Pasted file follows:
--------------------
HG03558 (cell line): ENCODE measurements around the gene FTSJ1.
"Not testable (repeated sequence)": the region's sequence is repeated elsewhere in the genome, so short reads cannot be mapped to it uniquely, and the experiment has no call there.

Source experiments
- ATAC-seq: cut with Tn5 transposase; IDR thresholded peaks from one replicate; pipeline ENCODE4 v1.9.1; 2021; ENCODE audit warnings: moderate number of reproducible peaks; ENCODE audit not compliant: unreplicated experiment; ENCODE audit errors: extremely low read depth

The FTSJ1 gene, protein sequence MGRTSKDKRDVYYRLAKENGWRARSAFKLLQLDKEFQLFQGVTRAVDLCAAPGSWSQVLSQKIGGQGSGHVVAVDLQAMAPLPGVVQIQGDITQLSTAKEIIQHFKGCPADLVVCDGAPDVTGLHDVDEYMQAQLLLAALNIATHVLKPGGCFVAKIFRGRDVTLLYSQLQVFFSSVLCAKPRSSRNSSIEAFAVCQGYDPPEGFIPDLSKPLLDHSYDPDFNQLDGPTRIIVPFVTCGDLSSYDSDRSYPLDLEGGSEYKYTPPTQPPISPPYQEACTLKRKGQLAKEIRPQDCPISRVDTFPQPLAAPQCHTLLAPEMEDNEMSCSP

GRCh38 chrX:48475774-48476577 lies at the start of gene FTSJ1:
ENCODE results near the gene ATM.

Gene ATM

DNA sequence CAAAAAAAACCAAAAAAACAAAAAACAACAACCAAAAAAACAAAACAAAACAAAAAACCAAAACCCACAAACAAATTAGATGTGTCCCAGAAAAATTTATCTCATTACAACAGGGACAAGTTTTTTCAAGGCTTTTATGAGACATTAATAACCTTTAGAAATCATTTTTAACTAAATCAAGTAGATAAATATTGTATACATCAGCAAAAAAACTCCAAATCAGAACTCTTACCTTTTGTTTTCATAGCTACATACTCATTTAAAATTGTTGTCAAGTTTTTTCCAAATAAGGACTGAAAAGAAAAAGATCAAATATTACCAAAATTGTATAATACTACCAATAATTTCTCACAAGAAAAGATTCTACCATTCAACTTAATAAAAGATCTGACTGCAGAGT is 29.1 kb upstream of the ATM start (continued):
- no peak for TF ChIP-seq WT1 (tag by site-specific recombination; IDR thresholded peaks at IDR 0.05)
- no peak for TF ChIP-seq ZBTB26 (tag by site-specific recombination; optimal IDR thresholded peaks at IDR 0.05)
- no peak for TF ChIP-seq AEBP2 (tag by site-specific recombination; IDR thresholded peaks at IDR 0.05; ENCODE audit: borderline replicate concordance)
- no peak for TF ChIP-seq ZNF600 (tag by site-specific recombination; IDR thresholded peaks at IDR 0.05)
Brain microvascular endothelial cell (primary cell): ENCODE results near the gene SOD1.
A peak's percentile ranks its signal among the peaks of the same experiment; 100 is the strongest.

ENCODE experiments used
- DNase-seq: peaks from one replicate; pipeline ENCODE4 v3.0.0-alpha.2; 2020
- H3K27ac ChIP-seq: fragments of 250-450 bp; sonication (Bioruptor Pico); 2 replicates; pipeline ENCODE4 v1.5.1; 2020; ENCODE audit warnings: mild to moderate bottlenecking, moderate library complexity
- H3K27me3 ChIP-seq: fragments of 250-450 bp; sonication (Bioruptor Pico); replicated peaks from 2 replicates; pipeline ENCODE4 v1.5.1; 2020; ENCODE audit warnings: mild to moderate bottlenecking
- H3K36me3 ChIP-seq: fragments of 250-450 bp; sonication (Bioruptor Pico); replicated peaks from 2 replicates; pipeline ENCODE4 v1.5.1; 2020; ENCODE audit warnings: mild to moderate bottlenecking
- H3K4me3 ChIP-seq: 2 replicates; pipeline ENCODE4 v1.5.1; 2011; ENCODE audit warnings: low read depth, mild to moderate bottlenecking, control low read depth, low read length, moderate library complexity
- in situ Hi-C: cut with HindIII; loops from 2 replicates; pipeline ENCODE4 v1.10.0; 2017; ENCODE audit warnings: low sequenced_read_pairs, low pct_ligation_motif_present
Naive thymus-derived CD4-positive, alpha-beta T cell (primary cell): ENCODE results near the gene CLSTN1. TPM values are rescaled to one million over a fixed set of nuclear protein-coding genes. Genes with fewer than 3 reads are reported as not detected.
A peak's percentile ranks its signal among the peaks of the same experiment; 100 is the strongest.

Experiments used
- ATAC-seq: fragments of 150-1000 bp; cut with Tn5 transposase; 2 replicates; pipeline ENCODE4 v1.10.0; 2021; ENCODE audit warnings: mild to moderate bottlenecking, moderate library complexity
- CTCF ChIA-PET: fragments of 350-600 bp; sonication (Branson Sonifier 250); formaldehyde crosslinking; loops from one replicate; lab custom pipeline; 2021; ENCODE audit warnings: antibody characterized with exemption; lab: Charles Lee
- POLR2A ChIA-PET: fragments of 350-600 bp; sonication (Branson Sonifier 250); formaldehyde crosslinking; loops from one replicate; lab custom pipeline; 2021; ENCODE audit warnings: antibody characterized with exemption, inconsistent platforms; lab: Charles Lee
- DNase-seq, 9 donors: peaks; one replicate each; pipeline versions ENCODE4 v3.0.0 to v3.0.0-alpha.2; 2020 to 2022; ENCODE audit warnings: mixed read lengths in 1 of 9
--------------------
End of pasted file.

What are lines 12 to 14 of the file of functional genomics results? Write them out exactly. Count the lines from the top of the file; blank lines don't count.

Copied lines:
- no peak for TF ChIP-seq AEBP2 (tag by site-specific recombination; IDR thresholded peaks at IDR 0.05; ENCODE audit: borderline replicate concordance)
- no peak for TF ChIP-seq ZNF600 (tag by site-specific recombination; IDR thresholded peaks at IDR 0.05)
Brain microvascular endothelial cell (primary cell): ENCODE results near the gene SOD1.